6. Annabel Croft – former GB No1 tennis star reinforces the need to build a world class support team around us. ‘Andy Murray is seen as a champion in an individual sport but he carefully picks his support team to give him whatever he needs to be at his best’ Who’s in your dream team? How can you spend more time with the people who energise and support you during this period? Who can you support – empathy and relationships are the key during these challenging times.

7. Professor Guy Claxton – expert in skills development and learning explains that ‘We all have our natural rhythm, some think best in the morning, others in the late afternoon’. Working from home brings many competing demands so how can you arrange your day into focused 45min blocks of work and 15 mins downtime with defined endpoints to ensure you don’t burnout.

Anna Hemmings
Anna Hemmings
8. Anna Hemmings – former Olympian reminds us to stay active ‘Resilience doesn’t mean being stubborn and working relentlessly – I experienced burnout and I don’t want to go there again’ How can you build exercise into your daily routine to get the huge physical and emotional benefits it brings? Can you leave your yoga/running gear by the bedroom door to make it easy to choose the healthy habit – you’ll feel 1-0 up before the day begins.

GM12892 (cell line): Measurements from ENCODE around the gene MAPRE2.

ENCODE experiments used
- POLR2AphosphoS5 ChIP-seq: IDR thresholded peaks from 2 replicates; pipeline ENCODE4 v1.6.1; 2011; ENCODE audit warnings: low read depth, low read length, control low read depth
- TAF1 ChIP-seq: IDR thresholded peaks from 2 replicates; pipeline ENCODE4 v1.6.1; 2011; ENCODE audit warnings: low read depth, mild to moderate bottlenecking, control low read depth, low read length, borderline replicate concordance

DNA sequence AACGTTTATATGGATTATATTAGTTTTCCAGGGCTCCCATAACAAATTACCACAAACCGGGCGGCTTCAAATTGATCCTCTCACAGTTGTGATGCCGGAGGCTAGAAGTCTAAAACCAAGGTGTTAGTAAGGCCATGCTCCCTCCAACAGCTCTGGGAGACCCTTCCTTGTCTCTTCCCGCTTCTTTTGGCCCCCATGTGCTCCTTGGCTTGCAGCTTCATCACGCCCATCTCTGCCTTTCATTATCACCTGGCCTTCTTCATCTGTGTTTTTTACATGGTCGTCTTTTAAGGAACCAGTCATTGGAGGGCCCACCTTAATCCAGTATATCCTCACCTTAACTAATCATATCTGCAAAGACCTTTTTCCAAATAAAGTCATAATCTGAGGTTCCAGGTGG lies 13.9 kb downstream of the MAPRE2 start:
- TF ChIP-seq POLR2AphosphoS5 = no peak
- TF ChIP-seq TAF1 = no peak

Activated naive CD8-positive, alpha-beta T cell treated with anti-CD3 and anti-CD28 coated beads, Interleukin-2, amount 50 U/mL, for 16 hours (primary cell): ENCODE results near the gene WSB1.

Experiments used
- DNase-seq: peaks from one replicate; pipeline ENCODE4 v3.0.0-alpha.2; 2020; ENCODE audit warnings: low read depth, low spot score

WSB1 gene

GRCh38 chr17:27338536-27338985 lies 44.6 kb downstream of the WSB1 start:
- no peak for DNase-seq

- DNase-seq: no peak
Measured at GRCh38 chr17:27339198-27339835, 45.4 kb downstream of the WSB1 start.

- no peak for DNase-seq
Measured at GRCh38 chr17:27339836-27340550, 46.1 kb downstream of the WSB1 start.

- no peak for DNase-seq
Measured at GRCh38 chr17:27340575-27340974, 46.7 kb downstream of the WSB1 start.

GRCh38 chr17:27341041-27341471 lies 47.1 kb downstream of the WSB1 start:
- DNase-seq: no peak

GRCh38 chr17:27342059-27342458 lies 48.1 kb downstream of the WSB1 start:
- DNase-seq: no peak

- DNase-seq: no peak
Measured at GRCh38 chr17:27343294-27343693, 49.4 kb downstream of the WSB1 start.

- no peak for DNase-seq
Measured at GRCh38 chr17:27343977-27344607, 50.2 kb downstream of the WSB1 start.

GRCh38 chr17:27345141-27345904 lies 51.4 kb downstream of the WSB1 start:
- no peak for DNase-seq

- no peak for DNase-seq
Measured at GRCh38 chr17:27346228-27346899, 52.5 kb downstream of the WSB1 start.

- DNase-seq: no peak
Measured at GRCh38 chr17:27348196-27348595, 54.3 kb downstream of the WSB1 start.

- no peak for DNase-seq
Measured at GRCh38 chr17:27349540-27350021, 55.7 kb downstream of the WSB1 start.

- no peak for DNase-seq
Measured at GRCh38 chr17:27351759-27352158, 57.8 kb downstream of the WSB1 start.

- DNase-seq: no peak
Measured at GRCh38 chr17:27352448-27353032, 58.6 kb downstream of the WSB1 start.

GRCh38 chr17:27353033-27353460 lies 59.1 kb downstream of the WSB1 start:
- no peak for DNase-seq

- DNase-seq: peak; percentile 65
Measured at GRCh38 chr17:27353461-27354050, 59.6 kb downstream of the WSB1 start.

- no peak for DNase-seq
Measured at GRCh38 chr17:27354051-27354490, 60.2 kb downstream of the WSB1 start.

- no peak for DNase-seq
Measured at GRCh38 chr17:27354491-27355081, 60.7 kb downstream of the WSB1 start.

9. Baroness Sue Campbell – former Chair UK Sport explains that the great Olympians are defined by their resilience and tenacity. ‘When you think about some of our great performers, they just keep bouncing back after every setback and after a decade they achieve their moment of success’ How can you judge yourself on your commitment and tenacity during times when wins and celebrations seem far away? Staying committed now will provide your moment in the spotlight down the line.

10. Ahmed Kathrada – fellow prisoner with Nelson Mandela was imprisoned on Robben Island for 26 years. His story of optimism and resilience is a true inspiration ‘When our boat arrived on the prison island an inmate wrote on the wet concrete ‘ANC will surely win – 1967. That gave us hope throughout the dark times and when we walked past that rock 26 years later as free men, it was wonderful feeling’ Their purpose to overthrow the apartheid regime kept them going during isolation – what impact do you want to have and how can you use that to stay motivated during periods of isolation?

All our interviewees have excelled in the face of adversity but that doesn’t mean it was easy. Any successful career calls for patience, optimism and adaptability. In 2021, tenacity is the new talent and our ability to keep adapting and finding new ways to approach the challenges we face will be critical. Our mindset is the corner stone of our choices and behaviour and as a result, it holds the key to our success.

Jeremy Snape
Jeremy Snape
Jeremy Snape is a former England cricketer with an MSc in sport psychology. He has worked with an interviewed some of the biggest names in world sport as well as being a sought after keynote speaker and corporate coach – his top 3 podcast ‘Inside the Mind of Champions’ www.sportingedge.com/podcasts shares more interviews with top stars and his membership platform offers over 600 x two-minute video interview insights is available free for 30 day’s using the code ‘INSPIRE21’ www.sportingedge.com/membership These insights and strategies can be used for personal use and by managers looking to inspire their remote workforce via Zoom and MS teams.